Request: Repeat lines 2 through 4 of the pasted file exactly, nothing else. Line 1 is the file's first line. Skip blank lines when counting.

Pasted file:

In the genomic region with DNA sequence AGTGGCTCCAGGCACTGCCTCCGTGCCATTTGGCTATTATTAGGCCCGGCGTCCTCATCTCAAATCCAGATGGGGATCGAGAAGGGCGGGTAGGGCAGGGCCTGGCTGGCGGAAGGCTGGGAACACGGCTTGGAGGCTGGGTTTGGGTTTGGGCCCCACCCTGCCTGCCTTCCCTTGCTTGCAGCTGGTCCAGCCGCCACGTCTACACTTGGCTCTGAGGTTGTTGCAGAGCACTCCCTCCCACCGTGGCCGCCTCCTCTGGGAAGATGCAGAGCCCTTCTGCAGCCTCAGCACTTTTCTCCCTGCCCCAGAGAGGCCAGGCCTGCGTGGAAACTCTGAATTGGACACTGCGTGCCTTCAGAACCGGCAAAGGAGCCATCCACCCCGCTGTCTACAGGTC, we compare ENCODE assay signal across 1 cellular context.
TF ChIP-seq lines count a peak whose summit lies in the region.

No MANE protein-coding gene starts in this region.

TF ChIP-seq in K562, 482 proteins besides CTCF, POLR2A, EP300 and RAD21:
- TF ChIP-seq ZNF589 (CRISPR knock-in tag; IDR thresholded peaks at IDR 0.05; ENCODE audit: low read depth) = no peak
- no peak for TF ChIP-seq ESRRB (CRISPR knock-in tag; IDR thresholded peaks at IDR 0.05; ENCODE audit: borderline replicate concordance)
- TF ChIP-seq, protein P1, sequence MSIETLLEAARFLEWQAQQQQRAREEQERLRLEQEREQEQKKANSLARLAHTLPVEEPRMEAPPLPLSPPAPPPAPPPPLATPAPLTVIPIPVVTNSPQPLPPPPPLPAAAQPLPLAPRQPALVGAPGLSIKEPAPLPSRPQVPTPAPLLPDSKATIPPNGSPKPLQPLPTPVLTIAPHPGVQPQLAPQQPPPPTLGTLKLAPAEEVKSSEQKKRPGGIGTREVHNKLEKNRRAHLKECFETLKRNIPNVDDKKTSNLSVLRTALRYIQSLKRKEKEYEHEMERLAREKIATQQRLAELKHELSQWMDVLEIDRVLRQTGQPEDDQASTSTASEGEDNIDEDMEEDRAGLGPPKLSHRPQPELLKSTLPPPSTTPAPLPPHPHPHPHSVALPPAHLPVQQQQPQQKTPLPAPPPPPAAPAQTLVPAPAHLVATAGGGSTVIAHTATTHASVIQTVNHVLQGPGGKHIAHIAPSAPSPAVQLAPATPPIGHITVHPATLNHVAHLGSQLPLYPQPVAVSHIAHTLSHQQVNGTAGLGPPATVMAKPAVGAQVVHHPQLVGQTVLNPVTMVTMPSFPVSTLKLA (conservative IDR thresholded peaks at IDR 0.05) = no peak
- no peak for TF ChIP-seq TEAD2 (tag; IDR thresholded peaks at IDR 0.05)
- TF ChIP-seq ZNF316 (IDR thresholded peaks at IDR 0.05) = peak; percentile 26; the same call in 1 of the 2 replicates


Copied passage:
TF ChIP-seq lines count a peak whose summit lies in the region.

No MANE protein-coding gene starts in this region.

TF ChIP-seq in K562, 482 proteins besides CTCF, POLR2A, EP300 and RAD21: